WME’s Rick Rosen Reveals Dick Wolf Show Revival, Talks "Staggering" Apple Audience

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Rick Rosen (left) and The Hollywood Reporter's Matthew Belloni

At the Paley Center on Tuesday, WME's head of TV also discussed Netflix's 'Friends' deal and 'Malcolm in the Middle' with The Hollywood Reporter's Matthew Belloni.

A wide range of Hollywood royalty and budding talent attended Tuesday night’s Paley Center Dialogue with William Morris Endeavor’s Rick Rosen. The event was the final installment in this year’s series, which featured industry leaders at the studio and agency level.

Rene Reyes, the executive in charge of production at the Paley Center, introduced Rosen along with The Hollywood Reporter’s editorial director Matthew Belloni. “Having been on the board for years, Rick is a big part of our organization,” Reyes shared at the pre-event reception. “This is actually the first time I’ve gotten him onstage.”

Belloni covered a wide range of topics, starting with the sustainability of Netflix and its mind-blowing $70 million-$80 million deal extension of the Friends sitcom streaming rights for one year. “This shows you a couple of things,” Rosen said. “One, the AT&T/Time Warner streaming service, which owns Friends, will not be up and running for at least a year. And the notion of $100 million is a lot of money to turn down.”

Belloni pointed out that Friends is already on another streaming service, in addition to being syndicated on several cable stations.

“The algorithms that Netflix uses to determine what’s valuable to them and who watches what programs — those algorithms said that this was clearly worth it to them,” Rosen countered.

In terms of the sustainability of Netflix, Rosen believes that at some point the streaming giant will have to show a profit. “Of course, they could raise the subscription rate by a dollar and they wouldn’t have to worry about it anymore,” he added.

Rosen also discussed issues surrounding Apple’s upcoming streaming platform, saying that there’s no way to market all the shows that they’ve purchased. Regarding the potential for Apple to charge a subscription fee, he said that his current understanding is that they won’t charge a subscription fee and it will be available to all Apple users.

“So you buy an Apple product and you get a Reese Witherspoon show?” Belloni asked.

Rosen recalled Apple’s initial pitch to his clients: “Everyone that buys an iPhone or Apple product, they have the Apple TV app. Right now, that’s a billion people, and it’s a staggering number,” the agent said.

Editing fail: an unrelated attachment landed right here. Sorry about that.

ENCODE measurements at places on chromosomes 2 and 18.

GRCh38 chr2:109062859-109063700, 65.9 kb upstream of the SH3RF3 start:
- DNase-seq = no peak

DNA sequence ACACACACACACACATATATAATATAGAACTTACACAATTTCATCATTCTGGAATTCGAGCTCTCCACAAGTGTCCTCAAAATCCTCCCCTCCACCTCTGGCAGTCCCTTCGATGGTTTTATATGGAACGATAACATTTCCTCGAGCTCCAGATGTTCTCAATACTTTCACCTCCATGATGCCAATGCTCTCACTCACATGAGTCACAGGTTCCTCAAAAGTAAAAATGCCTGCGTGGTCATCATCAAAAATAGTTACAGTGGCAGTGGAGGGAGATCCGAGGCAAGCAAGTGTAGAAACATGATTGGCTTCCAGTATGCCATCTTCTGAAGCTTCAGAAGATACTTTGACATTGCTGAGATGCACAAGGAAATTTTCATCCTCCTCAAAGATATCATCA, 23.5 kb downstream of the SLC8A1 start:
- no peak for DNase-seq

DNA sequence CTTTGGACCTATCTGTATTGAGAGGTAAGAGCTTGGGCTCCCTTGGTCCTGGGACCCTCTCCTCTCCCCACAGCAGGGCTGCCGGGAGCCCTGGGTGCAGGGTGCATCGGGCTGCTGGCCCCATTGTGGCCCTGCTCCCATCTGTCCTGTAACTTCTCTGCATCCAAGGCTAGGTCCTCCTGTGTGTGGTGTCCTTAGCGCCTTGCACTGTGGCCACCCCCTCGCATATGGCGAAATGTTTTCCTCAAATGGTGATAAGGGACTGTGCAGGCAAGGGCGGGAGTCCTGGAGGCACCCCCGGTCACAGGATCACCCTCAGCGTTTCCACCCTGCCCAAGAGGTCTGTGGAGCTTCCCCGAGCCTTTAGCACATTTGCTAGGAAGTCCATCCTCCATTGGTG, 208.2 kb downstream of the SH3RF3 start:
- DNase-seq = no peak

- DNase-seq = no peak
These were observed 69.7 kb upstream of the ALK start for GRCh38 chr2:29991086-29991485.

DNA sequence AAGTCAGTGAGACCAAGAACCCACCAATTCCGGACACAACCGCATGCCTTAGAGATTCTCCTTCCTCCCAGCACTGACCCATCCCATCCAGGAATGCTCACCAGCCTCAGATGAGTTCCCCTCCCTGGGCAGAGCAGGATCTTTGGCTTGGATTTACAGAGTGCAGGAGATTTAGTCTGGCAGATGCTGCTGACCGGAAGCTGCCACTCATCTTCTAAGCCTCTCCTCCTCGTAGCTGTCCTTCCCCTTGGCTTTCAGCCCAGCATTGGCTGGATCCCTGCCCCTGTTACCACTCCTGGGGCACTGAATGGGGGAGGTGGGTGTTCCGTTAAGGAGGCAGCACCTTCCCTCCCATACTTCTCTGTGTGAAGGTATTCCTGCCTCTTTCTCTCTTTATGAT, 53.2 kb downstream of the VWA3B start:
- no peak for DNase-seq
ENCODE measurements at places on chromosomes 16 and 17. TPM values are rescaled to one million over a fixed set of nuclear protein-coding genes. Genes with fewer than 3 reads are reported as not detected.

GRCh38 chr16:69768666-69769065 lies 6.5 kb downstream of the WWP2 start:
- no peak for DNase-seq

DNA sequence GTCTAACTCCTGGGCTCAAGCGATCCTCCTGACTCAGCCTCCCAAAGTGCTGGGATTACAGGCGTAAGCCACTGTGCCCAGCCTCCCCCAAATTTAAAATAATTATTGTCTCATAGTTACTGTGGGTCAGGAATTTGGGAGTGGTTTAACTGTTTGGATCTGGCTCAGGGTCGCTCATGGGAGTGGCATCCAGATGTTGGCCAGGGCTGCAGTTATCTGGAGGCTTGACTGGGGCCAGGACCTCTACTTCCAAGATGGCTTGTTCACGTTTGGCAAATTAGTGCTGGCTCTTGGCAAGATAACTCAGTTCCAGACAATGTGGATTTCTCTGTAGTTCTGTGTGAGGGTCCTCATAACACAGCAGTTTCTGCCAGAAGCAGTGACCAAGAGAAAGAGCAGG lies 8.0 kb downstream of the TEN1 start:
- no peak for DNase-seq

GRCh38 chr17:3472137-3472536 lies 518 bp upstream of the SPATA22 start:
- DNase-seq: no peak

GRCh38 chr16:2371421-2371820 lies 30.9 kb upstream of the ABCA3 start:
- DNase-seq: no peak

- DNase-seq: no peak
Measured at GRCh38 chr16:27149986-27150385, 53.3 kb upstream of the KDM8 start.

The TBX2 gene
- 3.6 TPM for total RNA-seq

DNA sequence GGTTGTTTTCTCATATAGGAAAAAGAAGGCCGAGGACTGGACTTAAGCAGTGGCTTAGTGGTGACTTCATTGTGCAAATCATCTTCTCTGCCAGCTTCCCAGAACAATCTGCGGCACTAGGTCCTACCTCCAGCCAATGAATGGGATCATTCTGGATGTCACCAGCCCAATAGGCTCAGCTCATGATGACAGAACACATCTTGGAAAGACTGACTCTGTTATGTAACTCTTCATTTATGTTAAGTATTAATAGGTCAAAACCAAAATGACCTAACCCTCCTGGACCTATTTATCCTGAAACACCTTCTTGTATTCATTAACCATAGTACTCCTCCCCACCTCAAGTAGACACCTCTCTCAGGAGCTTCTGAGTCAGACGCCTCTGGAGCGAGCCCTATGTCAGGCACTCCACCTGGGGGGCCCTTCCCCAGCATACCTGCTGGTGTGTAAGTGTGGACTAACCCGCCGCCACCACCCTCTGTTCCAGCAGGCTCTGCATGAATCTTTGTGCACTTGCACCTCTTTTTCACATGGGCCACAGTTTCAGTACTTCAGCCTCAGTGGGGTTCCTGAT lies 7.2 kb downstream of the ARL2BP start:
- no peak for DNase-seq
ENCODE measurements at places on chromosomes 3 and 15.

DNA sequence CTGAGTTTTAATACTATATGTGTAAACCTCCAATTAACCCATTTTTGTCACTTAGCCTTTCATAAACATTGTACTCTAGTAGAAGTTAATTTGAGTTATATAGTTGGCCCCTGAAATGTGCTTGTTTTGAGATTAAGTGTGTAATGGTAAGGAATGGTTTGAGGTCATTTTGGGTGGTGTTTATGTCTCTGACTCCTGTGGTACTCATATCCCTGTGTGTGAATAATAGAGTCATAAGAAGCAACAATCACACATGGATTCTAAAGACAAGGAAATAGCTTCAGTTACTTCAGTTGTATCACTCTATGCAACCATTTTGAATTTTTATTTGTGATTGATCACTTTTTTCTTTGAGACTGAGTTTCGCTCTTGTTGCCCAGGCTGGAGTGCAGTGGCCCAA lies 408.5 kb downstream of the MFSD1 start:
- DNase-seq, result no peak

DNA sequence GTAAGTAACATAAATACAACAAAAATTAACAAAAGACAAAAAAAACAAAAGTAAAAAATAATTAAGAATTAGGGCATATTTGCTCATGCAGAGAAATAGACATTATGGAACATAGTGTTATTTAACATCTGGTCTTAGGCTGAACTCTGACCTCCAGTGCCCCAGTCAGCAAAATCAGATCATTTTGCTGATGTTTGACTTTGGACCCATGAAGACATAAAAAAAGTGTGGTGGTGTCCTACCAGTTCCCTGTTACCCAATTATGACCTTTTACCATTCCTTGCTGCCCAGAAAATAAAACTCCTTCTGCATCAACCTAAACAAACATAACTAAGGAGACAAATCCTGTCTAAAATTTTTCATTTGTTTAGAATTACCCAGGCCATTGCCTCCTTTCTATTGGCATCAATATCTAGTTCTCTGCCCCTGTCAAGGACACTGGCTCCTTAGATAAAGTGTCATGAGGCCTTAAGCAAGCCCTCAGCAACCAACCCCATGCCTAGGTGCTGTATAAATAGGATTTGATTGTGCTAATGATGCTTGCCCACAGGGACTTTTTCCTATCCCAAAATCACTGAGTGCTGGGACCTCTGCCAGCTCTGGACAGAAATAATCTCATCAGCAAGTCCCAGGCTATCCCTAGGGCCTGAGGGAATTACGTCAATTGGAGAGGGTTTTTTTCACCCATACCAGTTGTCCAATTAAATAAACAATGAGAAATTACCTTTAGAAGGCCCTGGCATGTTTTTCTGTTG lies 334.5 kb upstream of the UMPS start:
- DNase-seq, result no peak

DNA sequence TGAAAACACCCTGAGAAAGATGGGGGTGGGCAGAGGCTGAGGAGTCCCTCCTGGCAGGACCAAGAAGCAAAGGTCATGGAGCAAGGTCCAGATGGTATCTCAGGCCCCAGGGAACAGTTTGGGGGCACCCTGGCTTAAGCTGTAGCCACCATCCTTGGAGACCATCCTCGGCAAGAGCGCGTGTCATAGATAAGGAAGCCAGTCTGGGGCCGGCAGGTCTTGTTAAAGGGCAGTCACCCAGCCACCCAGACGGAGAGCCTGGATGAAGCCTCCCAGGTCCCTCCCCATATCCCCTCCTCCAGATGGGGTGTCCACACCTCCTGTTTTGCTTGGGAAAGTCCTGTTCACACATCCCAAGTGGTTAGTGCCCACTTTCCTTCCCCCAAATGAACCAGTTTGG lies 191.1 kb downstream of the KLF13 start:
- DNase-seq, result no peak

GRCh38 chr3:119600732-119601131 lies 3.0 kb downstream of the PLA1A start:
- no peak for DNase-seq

When discussing the TV show revival business, Rosen had a less clear answer on that landscape. “Well, the show has to be well-written, like any great television show,” he said. “Will & Grace did great for a while, but the ratings have slumped. It just depends on the type of show.”

Rosen also dropped the surprise announcement that a revival of a hit Dick Wolf series was in the works after a multiple-network bidding war. “It’s the type of franchise that you can redo, and you don’t necessarily have to use the same cast,” he said. “That will be announced shortly.”

Rosen further said that he was extremely proud of his role in negotiating the revival of Tim Allen’s Last Man Standing. After one year off the air, the comedy moved from ABC to Fox. “It took guts by Dana Walden at Fox to take on a show that was going into its fifth year and had also been off the air for a year,” he pointed out. “The show is doing fantastic now and will be on for many more years.”

Linwood Boomer, who created the long-running hit series Malcolm in the Middle, was in the audience to support Rosen, his friend and longtime agent. 

Rosen highlighted Boomer’s presence in the audience, recalling how he wasn’t sold on Boomer’s initial pitch for Malcolm: “He’s telling me all these details, and I’m thinking to myself, 'There's no single-camera comedies on the air. You can’t break the fourth wall, you can’t have a kid lead.' I said, ‘I feel like if we go and pitch this, they won’t even validate our parking.’” That line earned the biggest laugh of the night.

Rosen then described how he was blown away by Boomer’s finished pilot script. “A month later, we had this phenomenal script, but none of the networks wanted it,” he said. “Every network said the writing was fantastic, but they wouldn’t make it.”

The show was ultimately sold to what was then UPN. The network moved the series into development, but “the situation there left us a little queasy,” Rosen recalled.

When Fox’s incoming network head read Boomer’s script, he called Rosen the next day with an offer. “The executive said, ‘If you can get this out of UPN, I’ll order it with no notes,’” Rosen recalled. “I went to my friend at UPN and basically got down on my hands and knees and begged him. He did us the solid of a lifetime.”